I've been publicly speaking about Paganism for several years now and as the class clown, I have always been quite comfortable. Of course it is pretty easy to talk about Paganism to non-Pagans who are interested. But this weekend I spoke at the Conference on Current Pagan Studies.
This was to be the first time I would be speaking amongst my peers, which raises the bar considerably. And this was the Academic Pagan Community, which raises things to a whole other level. Reading the bios of my fellow presenters I quickly realized that I was way out of my league. Most of them were Doctors and Professors with Ph.Ds and Academic credentials up the ying yang.
So that morning I was extremely nervous, but after the first few presentations I started to warm up and feel a bit better. The theme of the conference was Building and Sustaining a Pagan Community, (how too). My presentation focus was to emphasize Rite of Passage. Around noon, Selina Fox got up and gave her Key note presentation on the emphasis of Rites of Passage...
She's an amazing speaker and she gave a wonderful speech, which was nearly identical to mine. So what do you do when you show up wearing the same dress as the VIP / Key Note? Oh Shit! I need to go change my clothes. Do I have time? No. Do I have new clothes ready? No. What do you do? What do you say? Think about this for a second before you read on. Go ahead, I'll wait.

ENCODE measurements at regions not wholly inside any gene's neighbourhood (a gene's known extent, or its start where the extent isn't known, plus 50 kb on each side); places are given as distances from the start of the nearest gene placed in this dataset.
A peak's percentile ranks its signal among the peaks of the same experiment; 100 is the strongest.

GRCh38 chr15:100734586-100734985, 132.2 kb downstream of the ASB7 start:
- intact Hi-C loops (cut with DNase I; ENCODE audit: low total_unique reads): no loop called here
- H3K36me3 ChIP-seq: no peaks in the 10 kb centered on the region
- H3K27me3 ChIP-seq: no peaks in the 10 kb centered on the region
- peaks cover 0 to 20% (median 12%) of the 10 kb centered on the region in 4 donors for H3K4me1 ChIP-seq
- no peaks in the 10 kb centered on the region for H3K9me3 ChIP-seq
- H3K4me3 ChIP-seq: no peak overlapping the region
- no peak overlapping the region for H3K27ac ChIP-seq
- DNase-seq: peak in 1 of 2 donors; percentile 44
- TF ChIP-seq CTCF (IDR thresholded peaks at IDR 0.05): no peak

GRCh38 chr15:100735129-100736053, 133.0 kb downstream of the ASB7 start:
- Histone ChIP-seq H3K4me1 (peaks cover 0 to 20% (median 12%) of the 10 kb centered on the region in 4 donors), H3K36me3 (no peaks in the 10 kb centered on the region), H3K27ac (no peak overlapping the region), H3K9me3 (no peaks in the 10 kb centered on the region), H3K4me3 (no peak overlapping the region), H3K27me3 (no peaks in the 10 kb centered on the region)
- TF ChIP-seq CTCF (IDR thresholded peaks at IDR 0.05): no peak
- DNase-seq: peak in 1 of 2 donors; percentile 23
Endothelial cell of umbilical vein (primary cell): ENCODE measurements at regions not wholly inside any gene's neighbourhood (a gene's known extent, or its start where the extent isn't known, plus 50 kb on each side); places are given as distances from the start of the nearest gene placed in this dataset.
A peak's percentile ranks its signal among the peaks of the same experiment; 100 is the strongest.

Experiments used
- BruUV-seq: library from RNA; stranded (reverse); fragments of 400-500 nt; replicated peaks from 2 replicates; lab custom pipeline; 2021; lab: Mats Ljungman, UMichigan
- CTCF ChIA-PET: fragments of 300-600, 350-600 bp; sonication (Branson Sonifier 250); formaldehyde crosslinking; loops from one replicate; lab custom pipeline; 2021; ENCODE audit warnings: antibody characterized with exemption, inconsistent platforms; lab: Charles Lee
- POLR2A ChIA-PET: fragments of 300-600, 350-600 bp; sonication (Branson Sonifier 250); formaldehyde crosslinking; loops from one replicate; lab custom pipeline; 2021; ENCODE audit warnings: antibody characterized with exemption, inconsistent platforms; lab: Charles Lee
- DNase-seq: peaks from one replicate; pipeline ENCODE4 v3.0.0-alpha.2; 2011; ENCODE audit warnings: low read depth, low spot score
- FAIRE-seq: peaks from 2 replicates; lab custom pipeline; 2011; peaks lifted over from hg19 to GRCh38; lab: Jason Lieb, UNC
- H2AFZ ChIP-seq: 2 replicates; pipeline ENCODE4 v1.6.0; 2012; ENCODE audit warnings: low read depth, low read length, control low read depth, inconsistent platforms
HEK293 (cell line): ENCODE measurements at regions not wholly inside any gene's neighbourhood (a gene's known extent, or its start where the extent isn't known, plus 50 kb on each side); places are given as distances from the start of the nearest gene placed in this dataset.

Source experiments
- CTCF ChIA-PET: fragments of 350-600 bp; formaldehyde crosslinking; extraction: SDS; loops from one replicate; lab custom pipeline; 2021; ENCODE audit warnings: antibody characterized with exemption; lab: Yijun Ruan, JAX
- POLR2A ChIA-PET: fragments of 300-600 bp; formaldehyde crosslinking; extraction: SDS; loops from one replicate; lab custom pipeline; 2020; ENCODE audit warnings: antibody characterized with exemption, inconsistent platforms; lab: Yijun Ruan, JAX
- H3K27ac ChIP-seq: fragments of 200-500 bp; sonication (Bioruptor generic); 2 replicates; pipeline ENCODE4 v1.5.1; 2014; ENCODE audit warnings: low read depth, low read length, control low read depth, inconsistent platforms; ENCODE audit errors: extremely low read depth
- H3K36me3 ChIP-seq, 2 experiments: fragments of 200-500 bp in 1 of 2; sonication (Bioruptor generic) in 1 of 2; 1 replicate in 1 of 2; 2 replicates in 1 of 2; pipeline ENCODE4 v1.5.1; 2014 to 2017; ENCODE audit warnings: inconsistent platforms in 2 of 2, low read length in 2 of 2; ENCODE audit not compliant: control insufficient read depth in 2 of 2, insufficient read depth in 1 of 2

Ok, so... I started out with my confession, I said everything you just read up to here X.
Then I announced that I had therefore amended my speech to the following, "Yeah, what she said." and then I walked away from the podium. Thankfully the Academic community Does in fact have a sense of humor. I realized that when people like Selina Fox are saying the same things that you are thinking, this is a huge confirmation that you are on the right path, heading in the right direction.
In my presentation I asserted that rites of passage are important because we have a need for validation and acceptance. Rites of passage fulfill these needs and we are fulfilled spiritually, psychologically and emotional by them when our community celebrates our big step across the threshold, and is there to welcome us. This fulfillment sustains us and we can then move on on other pursuits.
I asserted that we as communities have lost these rites, but we as individuals have not lost the need for them. A need unfulfilled remains a need. These needs unfulfilled, we find ourselves distracted by the pursuit of that validation ans acceptance. Left to our own devices we create our own rites, like losing our virginity, committing our first crime or serving our first prison sentence. For each of these assertions a gave a personal experience to better illustrate my points, and closed with the story of my sons rite of passage and the its symbolism. People cried.
For the remainder of the conference I was approached by people who felt compelled to thank and congratulation me on my presentation, including one new friend who candidly admitted that he came to this conference with a predisposition and intention to not like me. I was so happy he failed.
I normally try to be a humble person, but dammit, yes, I am bragging! I earned it. Whats more, on the way home I realized I had just illustrated my own assertions on rites of Passage. I was weighed, measured, validated and accepted by my community. My personal spiritual, psychological and emotional needs were fulfilled, I left sustained and already find myself in a hot new pursuit.
Thank you Lord and Lady for making us earn things the hard way, and making them worth it.